The internet is translative boundary object for political thought, situated between four liberal ideologies about freedom and the state, corporation, individual, and the public. The internet is thus a parallax object, looking different from what ideological perspective one looks at it.
Its clear that Crovitz twisted his story to fit his technolibertarian agenda. Manjoo aligned his more accurate history of the internet in a technoprogressive defense of the president’s wickedly edited non-gaffe. McCracken used a most overused and unconvincing technoindividualistic argument to champion the great white men of internet history. Finally, Johnson put forth the most novel of the historiographical theories, introducing the idea that peer-production is behind the internet, or at least the operating systems that run the computers and apps that access the internet.
Not being a trained internet historian but rather an anthropologist of network culture it seems to me that Johnson is closest to the answer. On the temporal scale of the longue duree, Johnson is most correct. Innovation and increasing social complexity–including states and corporations–is the result of peers acting together through time. On a less grand and more internet-focused scale, Johnson’s concept of peer-production could be the leitmotif for a more accurate depiction of internet history. All that the technoidealistic theory of peer-production needs is a more expansive conception of peers to include not only individuals but states, corporations, and peer networks sharing code and ideals within a matrix of politics, cultural practices, and economics. This is to say that all of the four perspectives are right enough. It was the successful relationships–the networks–between the four actors that should interest us, how institutions and publics collaborate to produce technologies that impact, more or less positively so far, democracy, innovation, and other collaborative acts.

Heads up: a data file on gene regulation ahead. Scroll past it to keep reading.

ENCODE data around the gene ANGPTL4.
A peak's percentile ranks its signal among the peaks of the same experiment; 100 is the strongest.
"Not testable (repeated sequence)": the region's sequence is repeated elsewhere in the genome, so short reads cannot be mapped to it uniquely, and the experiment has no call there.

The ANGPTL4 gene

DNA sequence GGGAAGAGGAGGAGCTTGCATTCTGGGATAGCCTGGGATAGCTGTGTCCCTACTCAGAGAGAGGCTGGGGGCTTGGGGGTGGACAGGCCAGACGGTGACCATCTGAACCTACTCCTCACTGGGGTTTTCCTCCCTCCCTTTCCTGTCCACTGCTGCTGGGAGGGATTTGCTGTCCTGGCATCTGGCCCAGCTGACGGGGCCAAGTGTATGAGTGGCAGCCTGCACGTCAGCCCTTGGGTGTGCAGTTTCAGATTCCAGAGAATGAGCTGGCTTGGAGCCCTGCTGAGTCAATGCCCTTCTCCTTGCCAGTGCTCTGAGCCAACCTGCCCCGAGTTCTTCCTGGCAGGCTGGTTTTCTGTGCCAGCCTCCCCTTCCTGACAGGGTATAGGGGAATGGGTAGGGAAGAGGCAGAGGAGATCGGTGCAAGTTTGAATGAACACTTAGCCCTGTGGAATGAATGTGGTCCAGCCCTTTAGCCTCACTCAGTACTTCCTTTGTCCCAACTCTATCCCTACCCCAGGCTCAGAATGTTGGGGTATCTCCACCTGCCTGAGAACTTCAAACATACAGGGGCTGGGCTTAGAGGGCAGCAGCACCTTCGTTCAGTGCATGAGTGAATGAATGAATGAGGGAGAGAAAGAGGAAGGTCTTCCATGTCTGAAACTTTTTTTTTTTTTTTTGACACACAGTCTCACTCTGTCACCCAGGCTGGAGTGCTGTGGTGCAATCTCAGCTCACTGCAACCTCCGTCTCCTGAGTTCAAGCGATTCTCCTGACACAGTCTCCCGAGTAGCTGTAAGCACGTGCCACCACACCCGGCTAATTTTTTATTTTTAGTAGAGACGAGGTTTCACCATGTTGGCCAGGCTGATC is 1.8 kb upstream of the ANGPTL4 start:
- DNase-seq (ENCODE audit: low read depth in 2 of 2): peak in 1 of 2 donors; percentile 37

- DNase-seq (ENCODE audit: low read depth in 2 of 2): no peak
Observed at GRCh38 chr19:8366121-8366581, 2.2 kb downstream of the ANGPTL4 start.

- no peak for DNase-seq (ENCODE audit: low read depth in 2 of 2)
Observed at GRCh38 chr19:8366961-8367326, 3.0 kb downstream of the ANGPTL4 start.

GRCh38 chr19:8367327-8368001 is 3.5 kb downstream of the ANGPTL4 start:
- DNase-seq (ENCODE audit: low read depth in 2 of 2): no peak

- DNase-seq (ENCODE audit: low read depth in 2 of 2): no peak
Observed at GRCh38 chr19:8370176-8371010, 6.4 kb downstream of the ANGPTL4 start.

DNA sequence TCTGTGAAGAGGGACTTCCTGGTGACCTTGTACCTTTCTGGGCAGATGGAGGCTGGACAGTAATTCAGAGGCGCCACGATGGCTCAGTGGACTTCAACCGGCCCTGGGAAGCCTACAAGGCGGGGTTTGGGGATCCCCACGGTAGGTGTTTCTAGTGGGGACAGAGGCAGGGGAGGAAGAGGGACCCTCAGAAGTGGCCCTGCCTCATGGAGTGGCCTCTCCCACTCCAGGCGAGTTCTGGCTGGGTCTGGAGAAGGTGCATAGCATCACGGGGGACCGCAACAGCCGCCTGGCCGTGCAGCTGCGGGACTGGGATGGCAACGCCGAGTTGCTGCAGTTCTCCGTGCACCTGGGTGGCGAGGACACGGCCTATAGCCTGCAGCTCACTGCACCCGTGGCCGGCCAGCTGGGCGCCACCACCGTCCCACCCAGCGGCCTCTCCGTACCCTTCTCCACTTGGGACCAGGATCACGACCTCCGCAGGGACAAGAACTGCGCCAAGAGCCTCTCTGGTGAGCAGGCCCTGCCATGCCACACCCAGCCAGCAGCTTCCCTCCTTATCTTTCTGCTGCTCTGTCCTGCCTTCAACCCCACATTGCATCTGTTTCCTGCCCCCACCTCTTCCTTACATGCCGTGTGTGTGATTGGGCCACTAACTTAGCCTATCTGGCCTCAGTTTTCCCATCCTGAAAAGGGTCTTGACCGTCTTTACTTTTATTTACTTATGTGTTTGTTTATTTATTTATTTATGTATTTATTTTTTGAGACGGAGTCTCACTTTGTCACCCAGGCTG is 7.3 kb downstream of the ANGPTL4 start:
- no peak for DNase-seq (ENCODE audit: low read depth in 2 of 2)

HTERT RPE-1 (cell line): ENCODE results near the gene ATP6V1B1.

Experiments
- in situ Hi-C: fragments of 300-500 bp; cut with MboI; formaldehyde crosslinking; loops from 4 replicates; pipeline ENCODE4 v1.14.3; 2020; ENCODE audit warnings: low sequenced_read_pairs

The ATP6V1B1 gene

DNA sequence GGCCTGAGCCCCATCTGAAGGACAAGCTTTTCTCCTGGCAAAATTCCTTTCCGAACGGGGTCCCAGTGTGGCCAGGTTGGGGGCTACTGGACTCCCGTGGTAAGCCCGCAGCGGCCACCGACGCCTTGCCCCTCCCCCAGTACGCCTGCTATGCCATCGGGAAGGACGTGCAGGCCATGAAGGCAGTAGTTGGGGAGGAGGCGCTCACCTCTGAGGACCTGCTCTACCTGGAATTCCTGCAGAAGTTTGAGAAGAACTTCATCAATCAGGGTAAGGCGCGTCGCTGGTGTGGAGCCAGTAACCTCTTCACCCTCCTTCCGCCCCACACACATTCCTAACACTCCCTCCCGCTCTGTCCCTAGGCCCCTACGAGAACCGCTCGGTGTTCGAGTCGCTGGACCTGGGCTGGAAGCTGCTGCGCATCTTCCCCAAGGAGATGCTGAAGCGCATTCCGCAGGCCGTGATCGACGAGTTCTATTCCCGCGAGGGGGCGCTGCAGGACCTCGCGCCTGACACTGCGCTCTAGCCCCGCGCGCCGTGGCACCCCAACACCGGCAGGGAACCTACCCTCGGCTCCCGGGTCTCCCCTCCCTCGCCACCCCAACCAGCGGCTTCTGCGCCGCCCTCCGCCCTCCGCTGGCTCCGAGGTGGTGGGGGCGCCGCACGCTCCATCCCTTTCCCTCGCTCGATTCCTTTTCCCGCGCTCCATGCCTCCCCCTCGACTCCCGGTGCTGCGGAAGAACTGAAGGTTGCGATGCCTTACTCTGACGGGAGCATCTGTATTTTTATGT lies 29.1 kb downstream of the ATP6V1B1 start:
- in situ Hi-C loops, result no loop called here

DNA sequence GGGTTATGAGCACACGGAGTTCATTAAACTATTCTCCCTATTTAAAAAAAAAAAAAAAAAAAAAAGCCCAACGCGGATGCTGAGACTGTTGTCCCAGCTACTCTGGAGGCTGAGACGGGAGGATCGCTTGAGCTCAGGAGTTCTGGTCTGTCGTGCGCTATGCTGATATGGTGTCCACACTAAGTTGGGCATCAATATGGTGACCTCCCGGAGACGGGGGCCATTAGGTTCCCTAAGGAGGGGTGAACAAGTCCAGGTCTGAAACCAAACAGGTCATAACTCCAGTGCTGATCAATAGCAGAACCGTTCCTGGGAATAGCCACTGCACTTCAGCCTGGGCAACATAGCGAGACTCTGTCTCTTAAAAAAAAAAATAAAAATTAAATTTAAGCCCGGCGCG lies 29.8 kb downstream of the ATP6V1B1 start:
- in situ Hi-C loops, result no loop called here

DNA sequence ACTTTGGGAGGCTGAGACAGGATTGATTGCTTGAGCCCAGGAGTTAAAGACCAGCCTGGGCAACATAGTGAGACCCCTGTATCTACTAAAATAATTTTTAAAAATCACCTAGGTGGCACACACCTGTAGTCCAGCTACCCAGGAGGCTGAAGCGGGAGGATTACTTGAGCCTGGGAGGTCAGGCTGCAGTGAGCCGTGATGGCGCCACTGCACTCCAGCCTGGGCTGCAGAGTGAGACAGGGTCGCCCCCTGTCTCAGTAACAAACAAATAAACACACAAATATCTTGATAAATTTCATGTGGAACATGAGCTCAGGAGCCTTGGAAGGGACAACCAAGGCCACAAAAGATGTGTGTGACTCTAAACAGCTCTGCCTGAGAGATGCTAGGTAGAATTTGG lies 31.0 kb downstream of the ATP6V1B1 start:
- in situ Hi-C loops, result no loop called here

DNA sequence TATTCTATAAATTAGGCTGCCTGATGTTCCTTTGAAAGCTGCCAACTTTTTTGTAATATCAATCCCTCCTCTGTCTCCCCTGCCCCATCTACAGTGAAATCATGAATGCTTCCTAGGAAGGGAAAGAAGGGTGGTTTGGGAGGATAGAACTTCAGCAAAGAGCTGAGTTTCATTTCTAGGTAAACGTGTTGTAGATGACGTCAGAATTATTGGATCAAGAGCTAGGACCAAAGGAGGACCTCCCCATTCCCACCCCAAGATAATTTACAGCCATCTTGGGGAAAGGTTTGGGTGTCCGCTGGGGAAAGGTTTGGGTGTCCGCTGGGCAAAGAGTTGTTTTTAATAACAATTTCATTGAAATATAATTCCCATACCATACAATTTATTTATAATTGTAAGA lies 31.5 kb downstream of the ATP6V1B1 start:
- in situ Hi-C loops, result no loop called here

And so at this point we are talking in less journalistic, political, or techno-fundamentalistic terms and more in terms of social anthropology. These historically shifting, technologically enabled, and culturally inflected constellations of theory, politics, technology, and people begin to look less like journalism or political posturing and more like global assemblages. This concept is difficult to explain and more difficult to position in politically rhetorical terms, and so such complexity is missed in these 500 word journalism essays. But describing this complexity and relationality is left to the anthropologists and historians of network culture to articulate.
[This is a part of a six part blog on four debates about the origins of the internet. Please see all six posts here.]